Wednesday, January 02, 2013
Our Surprising Population Problem
After years of population panic, the prophets of the secular apocalypse are facing a shocking realization. It appears likely that by the second half of this century the global population will actually begin to decline.
The decline has already begun in the wealthiest countries and fertility rates globally are in almost universal free-fall. Forget about Malthus. Scientists now estimate that we have already reached “Peak Farmland,” the point at which demand for agricultural land begins to ease and “Peak Child,” the maximum child population the planet will experience.
Progress means graduating to better and better problems. While the end of the global population explosion may be good news, we can expect that it will create some surprising new challenges. Conventional wisdom born in a world of very different assumptions will not serve us well in these new circumstances.
In the developed world our coming generation of new workers will be significantly smaller than the one before it. Germany, Japan, and Italy are experiencing remarkable declines in their native born populations. Fertility rates in nearly every western country are already below replacement. The US population would be decreasing but for immigration.
Over the past generation fertility has declined most steeply in some surprising places, including China and India. When its massive gender imbalance is factored in, China’s fertility rate is only 1.5, far below replacement. The fertility rate in India stands at 2.45 and rapidly declining. By just 2025, China’s population of people aged 20-24, the threshold for entry to the work force, will have dropped by half.
The effect on economies will be hard to predict with confidence and our economic priorities may shift in some surprising ways. With a stable or shrinking population, GDP growth should become less important as a measure of wealth. Mass employment will not have the same cultural importance since a shrinking working age population will depend much more on productivity gains and capital investment than on a large labor force.
Some are concerned about the impact of a smaller workforce on aging populations. However, the assumption that workers support retirees is a concept that makes intuitive sense without necessarily being true.
The working age population does not, strictly speaking, “support” retirees. A lifetime of capital accumulation, whether through private retirement savings or Social Security is what supports retirees. Retirement is the shift from earning a living from wages to earning a living from capital.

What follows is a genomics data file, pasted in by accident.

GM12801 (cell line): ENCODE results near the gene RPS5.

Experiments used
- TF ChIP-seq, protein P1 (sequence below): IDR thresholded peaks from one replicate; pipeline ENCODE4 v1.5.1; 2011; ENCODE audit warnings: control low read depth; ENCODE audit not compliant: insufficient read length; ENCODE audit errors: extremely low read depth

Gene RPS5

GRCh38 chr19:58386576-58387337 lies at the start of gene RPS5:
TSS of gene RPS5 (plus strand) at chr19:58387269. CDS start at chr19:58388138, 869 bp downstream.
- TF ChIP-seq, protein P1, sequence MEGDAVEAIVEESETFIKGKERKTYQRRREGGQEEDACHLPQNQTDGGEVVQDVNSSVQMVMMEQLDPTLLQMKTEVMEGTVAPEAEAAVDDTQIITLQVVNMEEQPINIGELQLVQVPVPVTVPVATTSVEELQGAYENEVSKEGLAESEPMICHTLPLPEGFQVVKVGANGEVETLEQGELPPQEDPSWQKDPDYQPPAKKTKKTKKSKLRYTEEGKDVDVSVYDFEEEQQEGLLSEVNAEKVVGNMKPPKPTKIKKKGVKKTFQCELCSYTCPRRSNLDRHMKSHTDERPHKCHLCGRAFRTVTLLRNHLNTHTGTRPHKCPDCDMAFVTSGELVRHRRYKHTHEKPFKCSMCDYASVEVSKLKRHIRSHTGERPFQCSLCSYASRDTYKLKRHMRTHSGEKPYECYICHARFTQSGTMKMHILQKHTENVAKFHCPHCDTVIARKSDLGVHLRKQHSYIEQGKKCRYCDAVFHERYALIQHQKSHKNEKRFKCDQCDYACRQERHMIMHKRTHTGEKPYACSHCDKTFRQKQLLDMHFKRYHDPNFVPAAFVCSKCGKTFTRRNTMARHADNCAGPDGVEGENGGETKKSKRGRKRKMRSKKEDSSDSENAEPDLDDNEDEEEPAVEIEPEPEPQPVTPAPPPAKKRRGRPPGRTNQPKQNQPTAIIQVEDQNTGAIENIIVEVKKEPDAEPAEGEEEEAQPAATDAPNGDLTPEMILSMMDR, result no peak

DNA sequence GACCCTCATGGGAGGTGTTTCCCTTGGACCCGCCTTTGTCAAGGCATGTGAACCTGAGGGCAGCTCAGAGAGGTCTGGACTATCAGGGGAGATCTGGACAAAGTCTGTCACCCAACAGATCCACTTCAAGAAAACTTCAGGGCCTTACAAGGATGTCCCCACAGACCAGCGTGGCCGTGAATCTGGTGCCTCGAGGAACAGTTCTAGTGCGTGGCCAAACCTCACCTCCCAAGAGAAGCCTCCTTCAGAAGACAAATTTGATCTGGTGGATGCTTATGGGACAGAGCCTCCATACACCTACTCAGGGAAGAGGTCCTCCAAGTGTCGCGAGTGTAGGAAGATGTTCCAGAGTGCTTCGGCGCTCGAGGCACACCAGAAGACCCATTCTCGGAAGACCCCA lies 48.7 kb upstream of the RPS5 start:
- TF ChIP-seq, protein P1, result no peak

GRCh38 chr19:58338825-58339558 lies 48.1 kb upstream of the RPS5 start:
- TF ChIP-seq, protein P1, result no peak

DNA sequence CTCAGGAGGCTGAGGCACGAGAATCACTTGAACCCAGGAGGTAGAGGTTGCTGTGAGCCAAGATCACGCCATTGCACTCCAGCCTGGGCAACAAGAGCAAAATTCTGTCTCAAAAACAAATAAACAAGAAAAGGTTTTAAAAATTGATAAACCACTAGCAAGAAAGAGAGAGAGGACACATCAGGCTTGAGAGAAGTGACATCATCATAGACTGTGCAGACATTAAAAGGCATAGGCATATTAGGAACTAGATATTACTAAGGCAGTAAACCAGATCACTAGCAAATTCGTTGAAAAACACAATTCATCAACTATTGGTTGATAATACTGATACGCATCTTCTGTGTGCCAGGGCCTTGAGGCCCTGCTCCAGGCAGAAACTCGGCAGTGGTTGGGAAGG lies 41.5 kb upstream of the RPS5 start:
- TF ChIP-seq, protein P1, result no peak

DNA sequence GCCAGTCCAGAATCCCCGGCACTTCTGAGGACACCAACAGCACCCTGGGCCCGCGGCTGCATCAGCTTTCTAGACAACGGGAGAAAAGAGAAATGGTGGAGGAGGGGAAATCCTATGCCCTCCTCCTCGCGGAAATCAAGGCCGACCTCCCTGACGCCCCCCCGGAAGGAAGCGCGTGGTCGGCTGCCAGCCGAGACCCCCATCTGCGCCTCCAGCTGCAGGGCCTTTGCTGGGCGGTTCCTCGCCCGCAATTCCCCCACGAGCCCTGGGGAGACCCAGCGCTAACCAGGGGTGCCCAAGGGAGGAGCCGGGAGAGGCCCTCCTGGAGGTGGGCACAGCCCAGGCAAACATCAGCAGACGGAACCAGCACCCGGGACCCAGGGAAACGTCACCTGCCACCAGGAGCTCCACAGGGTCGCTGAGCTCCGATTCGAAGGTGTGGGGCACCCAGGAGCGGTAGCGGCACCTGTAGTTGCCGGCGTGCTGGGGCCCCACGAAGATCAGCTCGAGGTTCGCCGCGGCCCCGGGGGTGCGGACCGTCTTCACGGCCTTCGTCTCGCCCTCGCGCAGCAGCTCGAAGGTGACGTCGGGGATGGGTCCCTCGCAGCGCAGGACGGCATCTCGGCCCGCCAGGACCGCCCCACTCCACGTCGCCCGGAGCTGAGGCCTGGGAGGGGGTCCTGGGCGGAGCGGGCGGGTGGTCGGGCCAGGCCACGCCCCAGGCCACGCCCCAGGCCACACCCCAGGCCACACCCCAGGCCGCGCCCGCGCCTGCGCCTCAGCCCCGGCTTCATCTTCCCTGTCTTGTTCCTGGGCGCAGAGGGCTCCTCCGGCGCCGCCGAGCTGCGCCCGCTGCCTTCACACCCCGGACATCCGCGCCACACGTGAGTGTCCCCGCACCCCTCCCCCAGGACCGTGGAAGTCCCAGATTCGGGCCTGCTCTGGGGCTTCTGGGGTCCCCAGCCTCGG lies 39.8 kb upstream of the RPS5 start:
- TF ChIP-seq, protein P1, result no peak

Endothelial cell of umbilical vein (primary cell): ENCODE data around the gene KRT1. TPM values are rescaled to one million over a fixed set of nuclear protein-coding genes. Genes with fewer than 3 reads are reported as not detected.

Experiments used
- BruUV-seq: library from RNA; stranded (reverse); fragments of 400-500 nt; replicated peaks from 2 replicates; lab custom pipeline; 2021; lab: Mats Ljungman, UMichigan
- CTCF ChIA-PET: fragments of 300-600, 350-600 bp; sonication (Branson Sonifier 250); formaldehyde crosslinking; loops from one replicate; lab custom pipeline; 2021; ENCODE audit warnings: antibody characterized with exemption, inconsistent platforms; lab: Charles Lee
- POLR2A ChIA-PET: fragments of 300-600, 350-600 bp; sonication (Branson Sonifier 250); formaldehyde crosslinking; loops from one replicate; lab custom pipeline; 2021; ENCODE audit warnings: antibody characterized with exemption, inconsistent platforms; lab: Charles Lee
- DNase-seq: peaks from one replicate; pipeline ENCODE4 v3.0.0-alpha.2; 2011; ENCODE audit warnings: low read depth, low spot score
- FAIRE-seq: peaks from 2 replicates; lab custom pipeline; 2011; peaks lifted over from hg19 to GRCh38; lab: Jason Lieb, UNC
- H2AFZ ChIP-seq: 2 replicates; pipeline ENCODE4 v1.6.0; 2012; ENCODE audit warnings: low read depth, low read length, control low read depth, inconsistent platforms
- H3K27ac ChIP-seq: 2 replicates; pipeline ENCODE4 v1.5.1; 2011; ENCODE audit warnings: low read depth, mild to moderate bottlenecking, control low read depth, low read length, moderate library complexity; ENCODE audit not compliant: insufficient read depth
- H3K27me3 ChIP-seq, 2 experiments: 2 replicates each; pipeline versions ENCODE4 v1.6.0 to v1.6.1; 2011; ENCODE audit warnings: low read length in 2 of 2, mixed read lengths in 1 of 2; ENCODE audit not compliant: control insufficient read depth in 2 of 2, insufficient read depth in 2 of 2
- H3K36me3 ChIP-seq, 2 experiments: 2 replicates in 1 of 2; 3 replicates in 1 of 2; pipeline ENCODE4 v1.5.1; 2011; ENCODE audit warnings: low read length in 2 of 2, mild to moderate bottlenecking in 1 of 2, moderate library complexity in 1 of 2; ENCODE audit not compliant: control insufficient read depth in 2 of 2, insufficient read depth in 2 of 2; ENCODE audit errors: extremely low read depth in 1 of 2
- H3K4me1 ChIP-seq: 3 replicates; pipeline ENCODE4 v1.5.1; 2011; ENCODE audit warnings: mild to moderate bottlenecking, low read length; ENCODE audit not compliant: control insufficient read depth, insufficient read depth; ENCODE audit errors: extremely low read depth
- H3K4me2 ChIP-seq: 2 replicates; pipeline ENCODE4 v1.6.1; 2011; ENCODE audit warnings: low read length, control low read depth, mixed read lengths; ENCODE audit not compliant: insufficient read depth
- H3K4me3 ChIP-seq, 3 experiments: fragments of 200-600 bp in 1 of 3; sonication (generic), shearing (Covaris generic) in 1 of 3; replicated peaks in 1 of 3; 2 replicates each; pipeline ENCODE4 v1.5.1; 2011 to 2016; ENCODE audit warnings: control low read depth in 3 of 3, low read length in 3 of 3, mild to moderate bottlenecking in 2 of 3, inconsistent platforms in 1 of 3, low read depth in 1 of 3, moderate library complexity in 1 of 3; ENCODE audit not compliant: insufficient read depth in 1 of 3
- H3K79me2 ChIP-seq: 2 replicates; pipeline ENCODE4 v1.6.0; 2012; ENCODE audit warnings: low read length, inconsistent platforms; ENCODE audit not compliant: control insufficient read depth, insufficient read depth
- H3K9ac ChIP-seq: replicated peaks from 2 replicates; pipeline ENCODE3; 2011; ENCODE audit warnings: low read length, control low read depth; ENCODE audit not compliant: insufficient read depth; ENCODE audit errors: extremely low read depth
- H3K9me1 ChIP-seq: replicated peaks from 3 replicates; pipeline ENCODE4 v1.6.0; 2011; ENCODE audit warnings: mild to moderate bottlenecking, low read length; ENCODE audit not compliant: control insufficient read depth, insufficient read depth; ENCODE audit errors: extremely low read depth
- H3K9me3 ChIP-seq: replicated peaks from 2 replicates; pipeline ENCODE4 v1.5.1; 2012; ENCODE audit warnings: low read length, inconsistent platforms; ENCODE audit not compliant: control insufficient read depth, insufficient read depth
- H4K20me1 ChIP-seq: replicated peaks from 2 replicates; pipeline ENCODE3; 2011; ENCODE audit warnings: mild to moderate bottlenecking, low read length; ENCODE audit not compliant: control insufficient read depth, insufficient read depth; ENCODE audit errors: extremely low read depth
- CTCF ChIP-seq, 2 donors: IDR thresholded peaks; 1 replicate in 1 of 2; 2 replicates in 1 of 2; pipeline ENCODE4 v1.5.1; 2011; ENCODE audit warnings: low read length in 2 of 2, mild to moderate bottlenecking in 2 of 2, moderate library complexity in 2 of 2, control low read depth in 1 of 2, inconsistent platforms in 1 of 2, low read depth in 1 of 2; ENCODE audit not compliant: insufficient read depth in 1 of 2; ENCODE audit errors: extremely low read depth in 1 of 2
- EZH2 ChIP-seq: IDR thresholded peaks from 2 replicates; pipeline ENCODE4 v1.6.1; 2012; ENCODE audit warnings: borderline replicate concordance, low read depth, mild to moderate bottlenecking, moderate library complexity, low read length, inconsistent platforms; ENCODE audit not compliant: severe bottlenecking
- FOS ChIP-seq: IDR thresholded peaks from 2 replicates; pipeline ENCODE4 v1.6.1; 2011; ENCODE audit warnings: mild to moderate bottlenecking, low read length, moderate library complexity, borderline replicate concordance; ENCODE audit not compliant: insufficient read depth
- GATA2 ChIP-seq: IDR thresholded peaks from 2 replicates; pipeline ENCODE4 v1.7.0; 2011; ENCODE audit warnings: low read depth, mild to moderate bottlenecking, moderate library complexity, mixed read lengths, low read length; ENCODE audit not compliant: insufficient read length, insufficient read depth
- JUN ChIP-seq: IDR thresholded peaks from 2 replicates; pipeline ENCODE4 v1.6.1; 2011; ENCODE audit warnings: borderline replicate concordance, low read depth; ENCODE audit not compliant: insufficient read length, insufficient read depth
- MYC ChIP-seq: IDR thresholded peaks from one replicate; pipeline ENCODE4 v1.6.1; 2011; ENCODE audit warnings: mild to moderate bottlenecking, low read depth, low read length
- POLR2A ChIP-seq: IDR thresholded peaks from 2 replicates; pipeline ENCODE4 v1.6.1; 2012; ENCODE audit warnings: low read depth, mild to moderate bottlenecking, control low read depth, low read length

The primary concern for retirees will be strong returns on capital, and the workforce is only one component in capital returns. That capital can be expected to feed the cycle of productivity gains needed to power further wealth generation in a world with a shrinking labor force.
A declining population confronts us with some surprising policy challenges. Countries that adapt most successfully to this shift will probably be the ones that:
1) Win the global competition for immigrants in this generation.
2) Successfully support women’s efforts to participate in the workforce while raising children.
3) Equalize the productivity and workforce participation of marginal demographic groups. In other words, the countries that manage to attract diverse populations while reducing the impact of racial/ethnic discrimination.
4) Resolve the challenges of mass education faster than others.
5) Extend the benefit of productivity gains into health care, education and public services.
6) In light of the other challenges, successfully construct a national identity that extends beyond a culture or race.
It appears that the single largest factor slowing birth rates is the expansion of economic and political rights for women. Perhaps a focus on the fundamentals of freedom, justice, and human rights might do more to solve our biggest problems than many centrally engineered solutions.
Those who feel a passion for environmental protection might achieve their greatest successes by advocating human rights and mixed-market capitalism. Prosperity and freedom expand our range of options for solving collective problems. Rich populations with healthy, humane political cultures will be in a far better position to preserve rain forests and protect elephants than a planet of struggling subsistence farmers.
Chris Ladd is a Texan who is now living in the Chicago area. He is the founder of Building a Better GOP and has served for several years as a Republican Precinct Committeeman in DuPage County, IL, and was active in state and local Republican campaigns in Texas for many years. (Email: chrladd AT gmail DOT com)
Posted by Blog Moderator at Wednesday, January 02, 2013